The state ferry Taku will keep its name – and possibly its job – after it leaves Alaska. But it could also be cut up for scrap.
Jabal Al Lawz Trading is the company buying 55-year-old ferry.
It’s based in Dubai, in the United Arab Emirates, on the Persian Gulf, but its owners are in India and New Zealand.
“My partner and I buy scrap ships all around the world and mobilize them to India, where there’s quite a strong market for older vessels and they chop them up and recycle the steel,” said Capt. Barrymore “Ben” Evans.
And that’s where the Taku may end up.
But Evans doesn’t want to send it there, because it’s not at the end of its life. So he and his partner are looking elsewhere.
“There’s some people in the Philippines looking at a coastal ferry service … and similarly in Indonesia, the same scenario. And we also have inquiries from Papua New Guinea. They have a coastal shipping service because they don’t have very much road infrastructure there,” he said.
Evans’ partner, Rishi Aggarwal of Mumbai, India, is more optimistic. In an email exchange, he said he expects the ship to remain a ferry. If it does, he said it will keep the name Taku.
Mumbai is a center for businesses that dismantle and recycle large ships. The industry is known for low wages and hazardous working conditions.
The Taku has been docked since June of 2015, when it was taken out of service because of its age, as well as budget cuts.
It would need substantial improvements and updated certifications to rejoin the fleet.
Evans said the nations interested in the ship don’t have the same requirements.
“These are the sort of countries that can use an older ferry. Because their regulations are safe, but they are, how can I say it? More flexible than the United State or Europe would be,” he said.
Evans will fly to Ketchikan Jan. 18 for a final inspection. The next day, he and Alaska Marine Highway System General Manager John Falvey will sign the final paperwork.
Falvey said that’s the end of state ownership, which began in 1963.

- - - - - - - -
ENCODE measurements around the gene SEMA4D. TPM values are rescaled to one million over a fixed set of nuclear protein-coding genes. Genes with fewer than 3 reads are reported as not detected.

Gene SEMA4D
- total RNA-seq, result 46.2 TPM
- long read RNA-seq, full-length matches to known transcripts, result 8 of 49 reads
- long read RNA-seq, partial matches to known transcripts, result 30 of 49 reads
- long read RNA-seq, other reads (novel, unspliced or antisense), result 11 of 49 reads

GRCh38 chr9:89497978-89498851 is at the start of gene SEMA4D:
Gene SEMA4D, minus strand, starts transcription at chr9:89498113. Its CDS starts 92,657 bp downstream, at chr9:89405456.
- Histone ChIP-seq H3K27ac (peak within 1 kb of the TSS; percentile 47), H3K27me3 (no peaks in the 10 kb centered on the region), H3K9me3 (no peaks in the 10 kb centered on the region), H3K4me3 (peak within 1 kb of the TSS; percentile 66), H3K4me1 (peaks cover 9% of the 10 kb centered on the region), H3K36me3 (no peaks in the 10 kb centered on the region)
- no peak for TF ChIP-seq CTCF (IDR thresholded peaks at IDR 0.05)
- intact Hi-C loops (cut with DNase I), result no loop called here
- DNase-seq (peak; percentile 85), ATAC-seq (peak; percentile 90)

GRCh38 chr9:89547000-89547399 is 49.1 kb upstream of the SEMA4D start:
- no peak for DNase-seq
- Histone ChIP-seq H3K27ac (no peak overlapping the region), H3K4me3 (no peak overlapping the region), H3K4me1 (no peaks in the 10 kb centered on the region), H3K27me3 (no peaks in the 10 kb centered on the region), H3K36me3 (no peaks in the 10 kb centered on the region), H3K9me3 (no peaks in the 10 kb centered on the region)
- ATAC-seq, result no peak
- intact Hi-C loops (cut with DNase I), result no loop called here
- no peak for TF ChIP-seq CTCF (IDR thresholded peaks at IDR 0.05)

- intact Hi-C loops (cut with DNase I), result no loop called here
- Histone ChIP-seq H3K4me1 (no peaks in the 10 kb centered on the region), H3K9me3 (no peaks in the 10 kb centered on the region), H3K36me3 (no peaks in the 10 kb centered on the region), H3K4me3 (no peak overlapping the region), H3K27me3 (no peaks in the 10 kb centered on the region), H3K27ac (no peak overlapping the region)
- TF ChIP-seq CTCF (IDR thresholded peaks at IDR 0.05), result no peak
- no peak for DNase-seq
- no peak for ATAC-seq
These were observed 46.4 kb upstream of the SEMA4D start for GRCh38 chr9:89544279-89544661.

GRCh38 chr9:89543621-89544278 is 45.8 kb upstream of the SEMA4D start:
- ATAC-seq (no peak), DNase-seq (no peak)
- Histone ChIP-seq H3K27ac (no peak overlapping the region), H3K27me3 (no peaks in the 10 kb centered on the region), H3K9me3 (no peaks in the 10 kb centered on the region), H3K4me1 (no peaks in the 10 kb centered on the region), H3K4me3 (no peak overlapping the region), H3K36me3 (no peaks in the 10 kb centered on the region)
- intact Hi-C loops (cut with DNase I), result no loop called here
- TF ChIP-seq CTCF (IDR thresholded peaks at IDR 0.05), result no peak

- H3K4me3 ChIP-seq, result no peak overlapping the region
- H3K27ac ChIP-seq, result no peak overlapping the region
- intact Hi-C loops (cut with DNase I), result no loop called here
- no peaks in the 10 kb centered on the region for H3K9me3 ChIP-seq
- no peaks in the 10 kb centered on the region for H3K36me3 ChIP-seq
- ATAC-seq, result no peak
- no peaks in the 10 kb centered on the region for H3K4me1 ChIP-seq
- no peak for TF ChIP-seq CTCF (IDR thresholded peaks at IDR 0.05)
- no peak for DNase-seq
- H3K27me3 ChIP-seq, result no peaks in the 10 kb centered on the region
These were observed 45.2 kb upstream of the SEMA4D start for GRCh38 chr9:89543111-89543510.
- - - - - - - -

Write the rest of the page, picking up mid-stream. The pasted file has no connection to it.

“We, in essence, are going to switch over the docking fees on the day that we make the sale,” Falvey said.
The partnership has already made a $25,000 deposit. The remainder of the $171,000 price will be paid before the documents are signed.
Evans said he’ll bring in a crew the day after the sale. They’ll spend about 20 days preparing the Taku for the voyage. It will first sail to Seattle, then across the Pacific to the Philippines and on to its final destination. He expects the trip to take about a month.
Evans gives the ship about a 50 percent chance of continuing to sail.
“I just sincerely hope we do find a buyer because she’s an absolutely beautiful vessel. And when we buy ships, they are reaching the end of their life cycle. So, it’s quite nice when you come across one that’s in such lovely condition, but also very, very sad to put it up on the beach. So I do hope that doesn’t happen,” Evans said.
State officials put the Taku up for sale last March. The original minimum bid was $1.5 million. But it took several tries, each with a lower price.
At one point, a Portland-based group planned to turn it into a floating hotel. But neighbors objected and the offer was withdrawn
Evans’ company’s winning bid was a little more than a tenth of the original minimum price.